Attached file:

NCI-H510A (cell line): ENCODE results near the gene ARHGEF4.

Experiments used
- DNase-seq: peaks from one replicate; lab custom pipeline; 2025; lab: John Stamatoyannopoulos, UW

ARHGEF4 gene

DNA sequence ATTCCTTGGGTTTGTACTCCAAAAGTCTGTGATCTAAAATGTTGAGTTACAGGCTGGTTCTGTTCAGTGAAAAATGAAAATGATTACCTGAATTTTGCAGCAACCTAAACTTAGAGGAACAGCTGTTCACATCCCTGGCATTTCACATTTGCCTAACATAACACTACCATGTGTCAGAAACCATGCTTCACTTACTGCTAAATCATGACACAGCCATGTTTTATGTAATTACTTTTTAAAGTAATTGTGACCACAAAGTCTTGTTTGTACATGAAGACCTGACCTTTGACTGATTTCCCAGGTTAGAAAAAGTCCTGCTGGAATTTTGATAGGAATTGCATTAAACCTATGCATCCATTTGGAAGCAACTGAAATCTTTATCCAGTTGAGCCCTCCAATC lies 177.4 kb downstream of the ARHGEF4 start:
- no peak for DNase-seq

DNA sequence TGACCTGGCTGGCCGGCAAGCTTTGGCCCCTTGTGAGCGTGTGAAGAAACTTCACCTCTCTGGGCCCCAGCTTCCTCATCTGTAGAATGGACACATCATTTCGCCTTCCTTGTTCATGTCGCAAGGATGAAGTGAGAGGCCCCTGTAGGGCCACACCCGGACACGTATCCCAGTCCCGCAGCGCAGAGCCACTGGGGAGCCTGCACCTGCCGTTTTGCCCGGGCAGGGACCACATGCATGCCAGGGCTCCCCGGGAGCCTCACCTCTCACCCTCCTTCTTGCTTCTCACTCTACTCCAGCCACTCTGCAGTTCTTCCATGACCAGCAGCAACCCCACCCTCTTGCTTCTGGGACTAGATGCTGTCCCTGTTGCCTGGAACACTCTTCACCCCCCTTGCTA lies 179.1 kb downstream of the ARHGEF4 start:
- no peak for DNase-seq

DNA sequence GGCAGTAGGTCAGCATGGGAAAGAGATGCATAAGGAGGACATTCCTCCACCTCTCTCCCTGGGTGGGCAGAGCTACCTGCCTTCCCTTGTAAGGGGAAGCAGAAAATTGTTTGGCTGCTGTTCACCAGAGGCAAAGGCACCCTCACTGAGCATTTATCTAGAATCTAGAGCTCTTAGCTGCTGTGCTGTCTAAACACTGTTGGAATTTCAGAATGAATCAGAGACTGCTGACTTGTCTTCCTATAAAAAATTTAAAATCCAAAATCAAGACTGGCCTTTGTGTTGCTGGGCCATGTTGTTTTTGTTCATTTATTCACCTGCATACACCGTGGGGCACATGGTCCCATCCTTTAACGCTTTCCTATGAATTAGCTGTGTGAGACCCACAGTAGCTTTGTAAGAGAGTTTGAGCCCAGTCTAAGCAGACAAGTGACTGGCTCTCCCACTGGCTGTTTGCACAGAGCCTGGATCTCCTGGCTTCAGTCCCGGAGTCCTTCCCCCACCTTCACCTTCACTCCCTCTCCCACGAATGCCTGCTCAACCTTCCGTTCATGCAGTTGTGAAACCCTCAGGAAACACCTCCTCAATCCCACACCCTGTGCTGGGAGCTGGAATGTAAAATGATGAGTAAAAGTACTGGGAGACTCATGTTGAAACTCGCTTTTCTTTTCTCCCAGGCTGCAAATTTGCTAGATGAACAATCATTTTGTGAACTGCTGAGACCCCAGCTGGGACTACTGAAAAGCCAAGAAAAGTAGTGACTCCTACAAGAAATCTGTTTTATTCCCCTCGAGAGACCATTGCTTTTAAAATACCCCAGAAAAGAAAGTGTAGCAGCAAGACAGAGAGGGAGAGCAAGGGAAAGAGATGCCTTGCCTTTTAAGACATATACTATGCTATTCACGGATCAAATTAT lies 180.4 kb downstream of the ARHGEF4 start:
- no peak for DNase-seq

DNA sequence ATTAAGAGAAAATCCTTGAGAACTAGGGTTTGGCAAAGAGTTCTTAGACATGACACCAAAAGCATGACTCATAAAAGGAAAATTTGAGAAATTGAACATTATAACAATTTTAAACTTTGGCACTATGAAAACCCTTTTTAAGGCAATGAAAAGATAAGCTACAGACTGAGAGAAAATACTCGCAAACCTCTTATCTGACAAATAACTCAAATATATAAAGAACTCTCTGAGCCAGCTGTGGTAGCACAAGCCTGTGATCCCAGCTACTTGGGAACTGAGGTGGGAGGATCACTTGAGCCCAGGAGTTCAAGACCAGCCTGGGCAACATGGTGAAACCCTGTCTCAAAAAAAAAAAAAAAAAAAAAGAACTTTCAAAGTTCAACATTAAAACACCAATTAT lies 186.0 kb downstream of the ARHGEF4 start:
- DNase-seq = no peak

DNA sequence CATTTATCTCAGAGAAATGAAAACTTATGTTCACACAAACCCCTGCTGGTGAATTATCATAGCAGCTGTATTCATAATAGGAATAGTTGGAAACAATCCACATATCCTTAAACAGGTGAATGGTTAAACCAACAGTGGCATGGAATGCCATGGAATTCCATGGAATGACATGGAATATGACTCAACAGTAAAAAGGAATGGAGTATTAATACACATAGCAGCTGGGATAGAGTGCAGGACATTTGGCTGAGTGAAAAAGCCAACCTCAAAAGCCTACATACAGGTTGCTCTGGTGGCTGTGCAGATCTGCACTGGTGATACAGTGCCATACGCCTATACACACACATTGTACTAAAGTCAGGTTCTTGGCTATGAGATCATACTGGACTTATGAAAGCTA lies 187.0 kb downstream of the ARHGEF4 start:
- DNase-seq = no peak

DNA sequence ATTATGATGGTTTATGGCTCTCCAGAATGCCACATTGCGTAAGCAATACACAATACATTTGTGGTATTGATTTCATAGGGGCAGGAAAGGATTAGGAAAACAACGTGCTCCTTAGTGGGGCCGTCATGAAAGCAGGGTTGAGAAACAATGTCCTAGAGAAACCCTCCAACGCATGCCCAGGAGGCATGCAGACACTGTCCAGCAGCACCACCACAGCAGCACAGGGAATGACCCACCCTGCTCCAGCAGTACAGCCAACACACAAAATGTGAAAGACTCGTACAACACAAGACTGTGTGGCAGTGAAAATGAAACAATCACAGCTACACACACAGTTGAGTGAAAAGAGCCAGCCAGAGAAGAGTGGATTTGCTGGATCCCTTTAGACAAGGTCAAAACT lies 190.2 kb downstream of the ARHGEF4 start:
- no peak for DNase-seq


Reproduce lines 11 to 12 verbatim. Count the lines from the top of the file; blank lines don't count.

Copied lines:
DNA sequence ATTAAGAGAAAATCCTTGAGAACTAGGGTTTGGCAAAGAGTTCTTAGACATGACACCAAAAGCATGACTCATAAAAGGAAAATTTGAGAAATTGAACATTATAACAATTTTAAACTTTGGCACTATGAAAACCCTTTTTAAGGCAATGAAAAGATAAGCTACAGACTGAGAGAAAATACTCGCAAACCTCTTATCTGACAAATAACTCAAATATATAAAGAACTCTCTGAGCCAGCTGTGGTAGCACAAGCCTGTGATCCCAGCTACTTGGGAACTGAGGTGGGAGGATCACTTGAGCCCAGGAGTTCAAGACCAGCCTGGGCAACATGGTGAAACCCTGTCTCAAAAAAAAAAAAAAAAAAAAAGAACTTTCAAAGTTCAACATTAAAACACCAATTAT lies 186.0 kb downstream of the ARHGEF4 start:
- DNase-seq = no peak